Just as all digital images can benefit from some sharpening, most digital images will benefit from Lightroom’s “Chromatic Aberration” filter. Chromatic Aberration is the little (or not so little) lines of green or pink (or blue and yellow) light that appear at the edges of things in your image, especially near the outer edges of the image, especially when the edge is against a white, light, or black background. It is a lens fault. Many cameras will already process it out when they create the jpeg…but turning on Lightroom’s filter can only help.


Finally, the latest version of Lightroom has a new filter called Dehaze. It works something like the Clarity filter above, but with the emphasis on the blue end of the spectrum. Blue light is the most likely to get scattered over the surface of the image, both from atmospheric haze, and from light scatter inside the lens of the camera. Therefore a filter that looks for the scattered blue light and removes it from the image improves both the clarity and the vividness of the image. Be careful here, as too much Dehaze will darken your whole image, and turn the blues toward black.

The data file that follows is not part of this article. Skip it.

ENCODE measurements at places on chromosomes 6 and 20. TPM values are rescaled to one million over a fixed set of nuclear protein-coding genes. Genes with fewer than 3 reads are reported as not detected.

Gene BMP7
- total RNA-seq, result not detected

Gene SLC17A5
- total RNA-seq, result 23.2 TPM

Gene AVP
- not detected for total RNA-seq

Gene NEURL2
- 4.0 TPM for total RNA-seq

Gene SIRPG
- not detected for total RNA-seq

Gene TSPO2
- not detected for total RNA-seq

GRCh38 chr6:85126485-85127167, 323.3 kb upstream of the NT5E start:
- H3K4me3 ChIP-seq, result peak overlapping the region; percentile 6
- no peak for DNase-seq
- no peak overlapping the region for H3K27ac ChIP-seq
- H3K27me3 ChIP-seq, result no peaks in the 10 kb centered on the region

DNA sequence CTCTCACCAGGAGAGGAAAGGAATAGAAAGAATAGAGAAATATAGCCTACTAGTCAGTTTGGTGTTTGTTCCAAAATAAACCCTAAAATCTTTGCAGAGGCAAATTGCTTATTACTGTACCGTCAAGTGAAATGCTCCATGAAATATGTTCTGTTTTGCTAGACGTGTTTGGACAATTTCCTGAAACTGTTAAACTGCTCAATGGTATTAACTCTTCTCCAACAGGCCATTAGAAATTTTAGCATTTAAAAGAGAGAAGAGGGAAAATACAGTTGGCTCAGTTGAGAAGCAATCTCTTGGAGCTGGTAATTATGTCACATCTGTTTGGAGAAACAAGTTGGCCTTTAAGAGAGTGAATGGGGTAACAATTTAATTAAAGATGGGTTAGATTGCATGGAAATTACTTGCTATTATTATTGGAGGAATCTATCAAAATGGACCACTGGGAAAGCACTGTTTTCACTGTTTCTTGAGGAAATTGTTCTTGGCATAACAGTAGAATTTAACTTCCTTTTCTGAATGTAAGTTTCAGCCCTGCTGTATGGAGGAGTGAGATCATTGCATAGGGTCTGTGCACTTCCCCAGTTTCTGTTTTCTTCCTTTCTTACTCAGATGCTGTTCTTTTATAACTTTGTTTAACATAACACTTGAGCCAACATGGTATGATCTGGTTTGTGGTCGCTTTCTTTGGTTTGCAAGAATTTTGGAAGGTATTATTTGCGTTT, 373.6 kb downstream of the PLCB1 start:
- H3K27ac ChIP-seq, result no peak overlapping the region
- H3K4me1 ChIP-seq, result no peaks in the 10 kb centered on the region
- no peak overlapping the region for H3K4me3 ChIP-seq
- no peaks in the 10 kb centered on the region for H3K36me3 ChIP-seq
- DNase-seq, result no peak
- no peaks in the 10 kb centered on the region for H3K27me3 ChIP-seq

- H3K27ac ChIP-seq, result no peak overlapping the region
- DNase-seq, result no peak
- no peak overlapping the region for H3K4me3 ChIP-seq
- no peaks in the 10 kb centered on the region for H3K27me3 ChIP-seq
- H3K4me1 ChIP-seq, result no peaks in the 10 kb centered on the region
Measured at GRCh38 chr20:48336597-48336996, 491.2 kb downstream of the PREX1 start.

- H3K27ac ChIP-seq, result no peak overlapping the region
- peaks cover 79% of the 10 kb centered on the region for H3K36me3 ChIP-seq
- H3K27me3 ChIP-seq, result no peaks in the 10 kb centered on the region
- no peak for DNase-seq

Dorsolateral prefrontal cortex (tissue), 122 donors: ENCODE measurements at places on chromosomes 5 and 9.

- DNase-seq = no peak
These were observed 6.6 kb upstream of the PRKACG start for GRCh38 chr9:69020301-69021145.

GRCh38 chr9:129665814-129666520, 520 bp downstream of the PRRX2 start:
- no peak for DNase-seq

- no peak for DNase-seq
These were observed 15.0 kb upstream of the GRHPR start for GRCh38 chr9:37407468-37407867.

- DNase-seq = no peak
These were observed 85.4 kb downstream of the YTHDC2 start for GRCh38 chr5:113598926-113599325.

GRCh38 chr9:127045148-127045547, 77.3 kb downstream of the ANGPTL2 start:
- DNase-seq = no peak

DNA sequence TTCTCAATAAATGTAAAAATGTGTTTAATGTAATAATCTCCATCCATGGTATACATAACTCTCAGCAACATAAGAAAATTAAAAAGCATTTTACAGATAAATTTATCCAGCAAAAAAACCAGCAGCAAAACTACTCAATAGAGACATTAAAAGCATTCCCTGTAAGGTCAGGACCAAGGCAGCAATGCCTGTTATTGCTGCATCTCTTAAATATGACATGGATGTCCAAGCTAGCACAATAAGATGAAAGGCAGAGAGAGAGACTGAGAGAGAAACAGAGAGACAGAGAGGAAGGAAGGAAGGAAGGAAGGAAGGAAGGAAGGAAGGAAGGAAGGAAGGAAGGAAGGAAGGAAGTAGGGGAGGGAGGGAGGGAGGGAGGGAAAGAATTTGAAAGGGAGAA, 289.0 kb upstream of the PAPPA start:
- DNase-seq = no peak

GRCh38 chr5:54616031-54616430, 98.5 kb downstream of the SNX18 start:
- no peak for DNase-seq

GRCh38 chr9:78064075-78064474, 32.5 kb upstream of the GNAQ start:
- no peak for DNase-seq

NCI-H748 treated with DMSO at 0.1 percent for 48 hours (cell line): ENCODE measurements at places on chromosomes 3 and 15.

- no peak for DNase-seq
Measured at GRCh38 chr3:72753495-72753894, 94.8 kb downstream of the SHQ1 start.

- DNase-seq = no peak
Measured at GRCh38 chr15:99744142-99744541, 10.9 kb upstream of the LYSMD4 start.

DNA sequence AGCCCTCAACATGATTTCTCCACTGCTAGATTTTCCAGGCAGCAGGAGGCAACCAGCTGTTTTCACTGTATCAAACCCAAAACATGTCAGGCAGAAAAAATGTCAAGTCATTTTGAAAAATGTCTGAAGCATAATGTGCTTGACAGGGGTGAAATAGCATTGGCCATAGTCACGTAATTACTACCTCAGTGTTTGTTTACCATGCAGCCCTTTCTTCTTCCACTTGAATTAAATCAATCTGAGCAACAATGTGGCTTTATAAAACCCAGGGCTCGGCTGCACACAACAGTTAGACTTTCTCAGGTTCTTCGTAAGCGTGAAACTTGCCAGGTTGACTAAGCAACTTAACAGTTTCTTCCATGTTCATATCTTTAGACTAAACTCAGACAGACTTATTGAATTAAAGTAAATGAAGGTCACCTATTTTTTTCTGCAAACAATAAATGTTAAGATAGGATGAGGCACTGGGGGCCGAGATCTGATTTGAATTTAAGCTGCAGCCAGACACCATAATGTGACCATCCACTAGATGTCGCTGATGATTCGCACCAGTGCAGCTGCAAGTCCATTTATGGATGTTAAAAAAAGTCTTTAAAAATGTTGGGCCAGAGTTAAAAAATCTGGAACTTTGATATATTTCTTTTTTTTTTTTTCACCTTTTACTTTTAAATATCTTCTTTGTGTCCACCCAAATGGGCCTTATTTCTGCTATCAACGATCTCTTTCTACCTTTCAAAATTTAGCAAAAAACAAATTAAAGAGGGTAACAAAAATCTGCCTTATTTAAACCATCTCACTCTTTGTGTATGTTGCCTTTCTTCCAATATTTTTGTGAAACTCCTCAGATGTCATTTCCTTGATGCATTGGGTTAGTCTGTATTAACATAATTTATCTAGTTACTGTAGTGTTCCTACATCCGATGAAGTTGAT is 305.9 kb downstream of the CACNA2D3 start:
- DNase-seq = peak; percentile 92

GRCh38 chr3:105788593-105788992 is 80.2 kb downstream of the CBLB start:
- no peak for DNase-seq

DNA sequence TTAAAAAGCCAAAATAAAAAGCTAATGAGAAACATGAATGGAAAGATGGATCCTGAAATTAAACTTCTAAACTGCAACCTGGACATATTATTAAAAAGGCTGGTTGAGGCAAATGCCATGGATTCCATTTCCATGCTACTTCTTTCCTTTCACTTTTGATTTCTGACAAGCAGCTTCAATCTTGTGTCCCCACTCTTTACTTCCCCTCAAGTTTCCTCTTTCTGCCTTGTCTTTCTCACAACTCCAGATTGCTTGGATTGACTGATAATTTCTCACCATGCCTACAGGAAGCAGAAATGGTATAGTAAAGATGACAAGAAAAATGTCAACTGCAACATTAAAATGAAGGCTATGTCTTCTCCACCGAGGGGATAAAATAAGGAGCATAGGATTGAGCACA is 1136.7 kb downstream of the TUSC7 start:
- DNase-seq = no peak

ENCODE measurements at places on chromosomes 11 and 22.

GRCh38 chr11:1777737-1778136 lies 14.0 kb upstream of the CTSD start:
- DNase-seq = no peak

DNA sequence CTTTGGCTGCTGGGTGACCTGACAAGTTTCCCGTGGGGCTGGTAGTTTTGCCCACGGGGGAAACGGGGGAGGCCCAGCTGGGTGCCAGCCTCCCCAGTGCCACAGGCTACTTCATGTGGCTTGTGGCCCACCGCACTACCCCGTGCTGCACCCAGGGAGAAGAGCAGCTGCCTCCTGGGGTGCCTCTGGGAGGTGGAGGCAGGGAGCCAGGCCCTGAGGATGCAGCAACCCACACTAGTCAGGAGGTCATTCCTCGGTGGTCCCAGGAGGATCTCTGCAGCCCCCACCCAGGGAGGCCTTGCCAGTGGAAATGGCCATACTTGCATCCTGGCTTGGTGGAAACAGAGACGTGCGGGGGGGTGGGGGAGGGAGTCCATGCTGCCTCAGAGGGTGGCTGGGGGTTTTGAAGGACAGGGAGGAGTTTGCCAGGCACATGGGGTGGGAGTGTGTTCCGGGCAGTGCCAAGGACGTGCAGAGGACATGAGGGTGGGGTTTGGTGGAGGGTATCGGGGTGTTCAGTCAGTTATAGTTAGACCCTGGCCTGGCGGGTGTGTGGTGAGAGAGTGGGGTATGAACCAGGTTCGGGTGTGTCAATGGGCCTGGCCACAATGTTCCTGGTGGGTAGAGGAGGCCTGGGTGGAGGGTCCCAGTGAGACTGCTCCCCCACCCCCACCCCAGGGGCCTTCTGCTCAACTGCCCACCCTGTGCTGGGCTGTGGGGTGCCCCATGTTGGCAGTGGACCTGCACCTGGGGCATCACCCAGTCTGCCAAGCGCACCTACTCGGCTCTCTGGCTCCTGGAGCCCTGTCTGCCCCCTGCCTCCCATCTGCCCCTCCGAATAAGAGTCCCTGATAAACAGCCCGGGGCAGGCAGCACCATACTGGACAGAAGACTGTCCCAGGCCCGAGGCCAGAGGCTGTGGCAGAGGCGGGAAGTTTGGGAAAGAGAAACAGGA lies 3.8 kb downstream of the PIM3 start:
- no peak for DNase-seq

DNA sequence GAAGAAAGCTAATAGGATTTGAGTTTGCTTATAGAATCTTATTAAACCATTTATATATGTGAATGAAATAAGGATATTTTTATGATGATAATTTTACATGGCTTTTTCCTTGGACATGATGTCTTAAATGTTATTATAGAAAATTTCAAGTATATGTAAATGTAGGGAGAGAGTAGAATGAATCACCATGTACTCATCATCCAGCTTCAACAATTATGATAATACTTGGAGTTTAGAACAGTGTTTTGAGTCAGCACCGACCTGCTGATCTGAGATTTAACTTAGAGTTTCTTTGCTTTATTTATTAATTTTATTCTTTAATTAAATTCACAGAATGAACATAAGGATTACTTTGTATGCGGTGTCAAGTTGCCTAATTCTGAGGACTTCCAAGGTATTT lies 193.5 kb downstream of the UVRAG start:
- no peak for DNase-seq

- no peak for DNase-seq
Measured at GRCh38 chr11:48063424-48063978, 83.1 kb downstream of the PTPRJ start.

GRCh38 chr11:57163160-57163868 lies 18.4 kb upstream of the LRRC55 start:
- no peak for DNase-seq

Here is a comparison of the edited (right) and unedited images.

Unedited on left, edited on right
Unedited on left, edited on right

The difference is not dramatic, but it is enough to turn an okay image into one that is more satisfying.

Here is the edited image at a larger size. Compare to the unedited image above.


Edit several images from your camera in this way…if your camera exposure system is working right, and you are using it right, you should notice that you are making just about the same edits on each photo. (A word about using the camera’s exposure system correctly. Use it! Do not mess with manual controls. Let the camera do the exposure. Today’s camera exposure systems are so accurate and so flexible that they will get the exposure correct about 95% of the time if you let them. That is one reason you can create presets in Lightroom. The files you will be working with will be consistently exposed.)

To create your first preset, open the best of the files you just edited in the Develop module. Look for the Presets section on the left hand develop panel. Click the little plus sign next to the Presets title. This will open a window displaying all your current settings, and providing a field at the top to name the preset. Name it “Standard” or give it the name of the camera or whatever.


The settings you have changed, and the settings that are necessary for every image, will already be checked in the list of settings. Just name your preset and click “Create”. It will be saved to your “user presets” folder, where Lightroom can find it when needed.

presetdiaNow that you have a preset created, you can apply it easily to either single files or multiple files.